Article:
Discover more about the challenges Lonsdale faced in her work as a scientist during the war, highlighted with letters from our archives by the Ri's Document Manager Jane Harrison.
1943 was an eventful year for Kathleen Lonsdale: she was (unofficially) the principal scientific researcher at the Ri while the Director, Sir Henry Dale, was busy with the war effort. As a mother of small children she was exempt from civil defence duties, however, due to her beliefs as a Quaker and pacifist she made the point of refusing to sign up and spent a month in Holloway prison for this. In this same year she was nominated as a fellow of the Royal Society, and in 1945 became one of the first two women to be elected.
Kathleen Lonsdale, nee Yardley, may not be as well known as some of her male colleagues, but she was a key figure in the growth of X-ray crystallography as a discipline. She was an excellent experimenter in the tradition of Michael Faraday and made several of her own discoveries but also spent much of her time working to provide standardised mathematical tables for crystal structures, this work was difficult and unglamorous but underlies many important discoveries in the structure of molecules. Lonsdale was also influential in the broader scientific world as the first woman appointed a tenured professor at UCL and the first woman elected president of the British Association.
Her work ethic was undeniable: alongside her scientific career Lonsdale was active in prison reform and various pacifist causes as well as bringing up three children. Even at the end of her life, in hospital with bone marrow cancer, she worked 13 hour days to complete her final book.
These two letters were written on the same day, 13th November 1943, following a trip to lecture at the Cavendish Laboratory in Cambridge. The first is from Lonsdale to Sir Lawrence Bragg, head of the Cavendish, and the second from Bragg to Sir Henry Dale, Director at the Davy Faraday Research Laboratory (DFRL) and Lonsdale’s superior. They give an interesting insight into Lonsdale’s view of herself and her research and how she was seen by others at a key point in her career.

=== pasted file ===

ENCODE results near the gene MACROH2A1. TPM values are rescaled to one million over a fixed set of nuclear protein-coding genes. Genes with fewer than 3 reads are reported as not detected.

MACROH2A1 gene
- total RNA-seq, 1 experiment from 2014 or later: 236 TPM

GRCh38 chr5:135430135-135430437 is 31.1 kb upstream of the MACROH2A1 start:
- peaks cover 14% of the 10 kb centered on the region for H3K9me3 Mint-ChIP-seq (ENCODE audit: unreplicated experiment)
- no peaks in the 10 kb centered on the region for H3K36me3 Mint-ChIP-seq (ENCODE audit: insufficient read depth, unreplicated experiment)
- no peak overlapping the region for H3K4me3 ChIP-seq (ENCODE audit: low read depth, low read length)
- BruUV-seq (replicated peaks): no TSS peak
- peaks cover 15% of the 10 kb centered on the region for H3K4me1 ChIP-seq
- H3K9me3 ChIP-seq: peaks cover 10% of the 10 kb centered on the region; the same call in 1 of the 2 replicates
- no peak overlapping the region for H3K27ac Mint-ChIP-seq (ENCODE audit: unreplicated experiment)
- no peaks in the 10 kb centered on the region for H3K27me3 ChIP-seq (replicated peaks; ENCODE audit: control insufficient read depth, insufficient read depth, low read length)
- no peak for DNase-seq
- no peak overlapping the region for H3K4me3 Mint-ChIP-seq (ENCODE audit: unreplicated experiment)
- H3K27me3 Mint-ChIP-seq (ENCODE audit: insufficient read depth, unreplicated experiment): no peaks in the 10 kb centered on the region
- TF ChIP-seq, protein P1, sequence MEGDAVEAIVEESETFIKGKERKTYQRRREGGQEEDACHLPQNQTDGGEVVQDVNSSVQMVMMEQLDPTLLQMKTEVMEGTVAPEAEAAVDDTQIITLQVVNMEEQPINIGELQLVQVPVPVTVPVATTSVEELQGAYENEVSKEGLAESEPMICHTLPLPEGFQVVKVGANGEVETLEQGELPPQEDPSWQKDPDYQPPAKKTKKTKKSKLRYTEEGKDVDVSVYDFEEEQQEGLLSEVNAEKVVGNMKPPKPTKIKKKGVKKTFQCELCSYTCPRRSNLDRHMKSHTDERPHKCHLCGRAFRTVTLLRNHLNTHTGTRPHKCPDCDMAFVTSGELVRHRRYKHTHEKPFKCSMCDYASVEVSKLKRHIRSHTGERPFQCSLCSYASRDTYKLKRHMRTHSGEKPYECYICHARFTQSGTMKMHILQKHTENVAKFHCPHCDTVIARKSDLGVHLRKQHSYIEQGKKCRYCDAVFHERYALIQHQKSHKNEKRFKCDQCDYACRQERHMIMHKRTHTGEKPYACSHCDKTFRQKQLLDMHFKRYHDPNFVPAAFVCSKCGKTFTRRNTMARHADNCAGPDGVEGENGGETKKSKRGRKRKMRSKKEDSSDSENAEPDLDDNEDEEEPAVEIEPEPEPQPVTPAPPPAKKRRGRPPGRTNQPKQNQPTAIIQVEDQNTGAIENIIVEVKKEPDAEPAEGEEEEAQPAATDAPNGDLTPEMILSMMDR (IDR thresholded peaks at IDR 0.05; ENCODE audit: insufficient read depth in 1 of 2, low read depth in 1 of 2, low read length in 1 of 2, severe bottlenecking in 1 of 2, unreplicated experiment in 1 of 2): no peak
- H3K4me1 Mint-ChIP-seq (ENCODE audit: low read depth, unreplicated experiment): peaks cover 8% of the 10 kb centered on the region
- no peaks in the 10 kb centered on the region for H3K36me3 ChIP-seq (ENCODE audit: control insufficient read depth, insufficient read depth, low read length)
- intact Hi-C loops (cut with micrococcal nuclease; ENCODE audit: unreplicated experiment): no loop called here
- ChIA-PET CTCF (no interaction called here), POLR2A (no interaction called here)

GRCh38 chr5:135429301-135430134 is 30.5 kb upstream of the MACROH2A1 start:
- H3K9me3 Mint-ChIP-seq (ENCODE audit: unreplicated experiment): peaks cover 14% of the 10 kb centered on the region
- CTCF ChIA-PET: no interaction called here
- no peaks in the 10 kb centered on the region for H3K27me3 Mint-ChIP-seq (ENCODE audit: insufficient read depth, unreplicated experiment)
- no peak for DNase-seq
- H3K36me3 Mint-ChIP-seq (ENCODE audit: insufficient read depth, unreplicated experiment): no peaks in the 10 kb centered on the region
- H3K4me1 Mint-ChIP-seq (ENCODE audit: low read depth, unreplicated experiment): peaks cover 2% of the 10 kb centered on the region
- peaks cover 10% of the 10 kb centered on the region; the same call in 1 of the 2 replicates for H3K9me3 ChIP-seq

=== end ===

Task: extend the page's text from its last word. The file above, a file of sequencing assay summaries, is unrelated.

Kathleen Lonsdale to Sir Lawrence Bragg
'Davy Faraday Research Laboratory
The Royal Institution
21 Albemarle Street
Dear Sir Lawrence,
It was a great pleasure to me to come and see you all at the Cavendish this week, as it always is.
I am a little uneasy, however, lest I should have given you the impression, in our short talk, that I was in any way complaining of the conditions here. I consider myself fortunate, all things being considered, to be able to go on working in such pleasant surroundings.
It is true, however, that the work I have been doing in the past few years seems to open up such wide possibilities of research along various lines that it is sometimes exasperating, to say the least of it, to have to leave one exciting problem after another simply because life is too short and apparatus too scarce for me to tackle them all alone. I should also like to write up the work on crystal dynamics in book form (probably with Professor [Max] Bonn) but I feel that until we have more quantitive intensity measurements made to compare with theory, such a book would be incomplete and unsatisfactory. Prof. Bonn feels the same about it; but I haven’t the equipment or time to do it. I have found, also that my recent work has increased my scientific correspondence so much that it is difficult to keep pace with it unless I leave my original work, much more than I like, in order to see to it. It is a favourite comment of my colleagues that I obviously need a secretary!
There is no reason, however, why I should keep all the field to myself. I would be only too pleased to make suggestions for research work that could and should be tackled (perhaps after the war) by anyone who has apparatus and opportunity to do it. I am quite certain that I could keep several people going, here or elsewhere. But I am not much of a mechanic myself, and without adequate engineering and maintenance assistance I should be quite incapable of running a powerful tube here, even if the Managers were willing to instal another.
I shall be very glad to see you when you are next in London, and to tell you, perhaps, of some of my scientific castles in the air.
Yours very sincerely,
Sir Lawrence Bragg to Sir Henry Dale
'PERSONAL 13th November, 43
Many thanks for your letter. I will put down the dates you mention for my lectures.